So what has changed? Well, there is a growing feeling within the Mainline Democratic Conference that enough is enough already. Senators Diaz, Espaillat ans others have been vocal during conference meetings about how it is time to reconcile and give Klein “what he wants” in order to bring him back. There is a feeling among some that if they don’t bring Klein back soon his power only grows, setting up the possibility that he could run primaries against guys like Senator Tim Kennedy ( D – Buffalo ) this year and win. One source says there is also a concern that Gustavo Rivera ( D- Bronx ) might be vulnerable as well.
Lining up against this reconciliation idea are Liz Krueger ( D – Manhattan ), Gustavo Rivera, Andrea Stewart-Cousins ( D-Yonkers ) and Bill Perkins ( D – Harlem ).
Apr 15th - 12:43 pm
An analysis by the Washington, D.C.-based Tax Foundation found the corporate tax overhaul in the approved $138 billion budget is “impressive” given that it reduces complexity, broadens the base and lowers rates.
Had the changes been in effect in July of last year, the state’s tax rank would have approved from dead last to 48th nationally among the states, while the state’s corporate tax rank would have improved from 25th to fourth.
The foundation’s report, however, cautions that New York is still not considered a low-tax state despite the changes. Nevertheless, the changes to the corporate tax, which was reduced from 7.1 percent to 6.5 percent, is considered “an impressive first step.”
From the report:
New York is not a low-tax state, and its economic success is because of strengths that overcome a challenging tax environment, with recent tax commission reports recommending many of the changes incorporated in the bill. High taxes need not also be complex or poorly structured taxes, however, and removing these obstacles will encourage job creation and economic activity. New York’s 2014 corporate tax reform is an impressive first step toward tackling this problem by broadening bases, lowering rates, reducing burdens, and eliminating needless complexity.
The Tax Foundation also singles out changes to the bank tax that was merged into the corporate tax system, as well as the recoupling of the estate tax.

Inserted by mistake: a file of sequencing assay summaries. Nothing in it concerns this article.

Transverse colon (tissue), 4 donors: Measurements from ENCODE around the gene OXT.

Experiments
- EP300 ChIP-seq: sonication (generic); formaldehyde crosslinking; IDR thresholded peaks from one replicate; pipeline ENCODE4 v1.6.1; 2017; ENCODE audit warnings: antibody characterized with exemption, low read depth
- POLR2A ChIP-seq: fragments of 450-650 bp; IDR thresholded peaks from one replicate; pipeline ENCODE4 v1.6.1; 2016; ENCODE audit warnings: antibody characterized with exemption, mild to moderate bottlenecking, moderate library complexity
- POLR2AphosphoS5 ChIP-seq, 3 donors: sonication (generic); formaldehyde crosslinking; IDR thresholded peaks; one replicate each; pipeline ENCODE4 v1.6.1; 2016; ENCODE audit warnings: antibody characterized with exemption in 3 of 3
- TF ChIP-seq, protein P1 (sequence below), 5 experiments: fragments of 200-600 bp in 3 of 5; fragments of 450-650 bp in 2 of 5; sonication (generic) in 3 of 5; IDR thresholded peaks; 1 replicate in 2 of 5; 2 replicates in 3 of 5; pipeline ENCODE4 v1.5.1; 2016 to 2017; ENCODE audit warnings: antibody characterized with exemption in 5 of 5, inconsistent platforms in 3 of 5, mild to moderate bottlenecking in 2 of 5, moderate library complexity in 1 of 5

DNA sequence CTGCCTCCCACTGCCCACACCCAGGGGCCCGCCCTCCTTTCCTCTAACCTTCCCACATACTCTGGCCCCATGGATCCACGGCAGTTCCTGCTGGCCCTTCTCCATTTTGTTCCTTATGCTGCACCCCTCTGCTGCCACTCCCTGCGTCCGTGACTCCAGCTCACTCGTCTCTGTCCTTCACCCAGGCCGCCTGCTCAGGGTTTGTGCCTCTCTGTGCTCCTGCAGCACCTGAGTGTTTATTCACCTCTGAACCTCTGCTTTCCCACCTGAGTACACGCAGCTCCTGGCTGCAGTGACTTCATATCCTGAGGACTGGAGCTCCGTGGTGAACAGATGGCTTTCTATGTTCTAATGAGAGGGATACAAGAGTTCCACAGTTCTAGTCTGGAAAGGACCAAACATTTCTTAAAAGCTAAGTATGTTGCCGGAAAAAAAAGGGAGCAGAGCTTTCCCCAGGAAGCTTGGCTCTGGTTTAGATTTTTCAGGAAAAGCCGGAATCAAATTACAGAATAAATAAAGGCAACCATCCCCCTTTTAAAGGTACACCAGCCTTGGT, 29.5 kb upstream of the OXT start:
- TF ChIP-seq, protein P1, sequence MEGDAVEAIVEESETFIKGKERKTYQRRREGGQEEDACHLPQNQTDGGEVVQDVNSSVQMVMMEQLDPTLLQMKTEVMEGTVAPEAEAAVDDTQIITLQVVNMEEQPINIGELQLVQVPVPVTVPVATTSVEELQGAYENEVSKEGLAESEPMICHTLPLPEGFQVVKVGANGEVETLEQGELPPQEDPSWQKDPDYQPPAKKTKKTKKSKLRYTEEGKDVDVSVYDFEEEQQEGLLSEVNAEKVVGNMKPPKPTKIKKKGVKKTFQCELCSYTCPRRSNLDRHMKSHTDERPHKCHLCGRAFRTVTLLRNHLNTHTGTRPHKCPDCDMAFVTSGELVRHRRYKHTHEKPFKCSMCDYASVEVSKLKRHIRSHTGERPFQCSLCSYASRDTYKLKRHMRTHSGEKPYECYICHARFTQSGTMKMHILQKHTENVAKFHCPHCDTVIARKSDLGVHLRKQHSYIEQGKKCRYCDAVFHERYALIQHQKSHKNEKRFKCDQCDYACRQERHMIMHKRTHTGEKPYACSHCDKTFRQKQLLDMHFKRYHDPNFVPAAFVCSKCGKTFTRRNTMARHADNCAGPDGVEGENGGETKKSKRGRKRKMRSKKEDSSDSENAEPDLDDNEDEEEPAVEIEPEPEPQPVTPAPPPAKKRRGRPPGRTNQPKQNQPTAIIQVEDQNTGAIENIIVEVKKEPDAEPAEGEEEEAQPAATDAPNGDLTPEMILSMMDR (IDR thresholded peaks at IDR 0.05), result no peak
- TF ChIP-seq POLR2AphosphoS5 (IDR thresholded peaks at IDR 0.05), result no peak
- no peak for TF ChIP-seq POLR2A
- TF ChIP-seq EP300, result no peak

Of course, not everyone is pleased with the tax actions taken in the budget, which were proposed by Gov. Andrew Cuomo.
Progressive groups and labor unions have blasted the approved budget for the business tax approach that Cuomo has embraced.
Apr 15th - 12:25 pm
A bill that would add New York to the multi-state compact for a national popular vote was approved on Tuesday by Gov. Andrew Cuomo.
“With the passage of this legislation, New York is taking a bold step to fundamentally increase the strength and fairness of our nation’s presidential elections,” Governor Cuomo said. “By aligning the Electoral College with the voice of the nation’s voters, we are ensuring the equality of votes and encouraging candidates to appeal to voters in all states, instead of disproportionately focusing on early contests and swing states. I am particularly heartened to sign this legislation as it embodies both in process and substance the Empire State’s tradition as a national progressive leader. Today, in signing this legislation, I am pleased to add New York to the growing list of states who have joined together to make this reform a reality.”
The measure allows the state to exercise its right under the Constitution to award its electoral votes in the manner it deems appropriate. So New York’s 29 electoral votes would pledged to the winner of the national popular vote in all states, plus the District of Columbia, but would take effect once enough states have approved the same legislation (the compact would have to cover a majority of the Electoral College’s 538 votes).
With New York joining the popular vote compact, it now has 165 of the necessary 270 electoral votes, or 61 percent.
New York in presidential politics is largely ignored, save for fundraising by the major party candidates.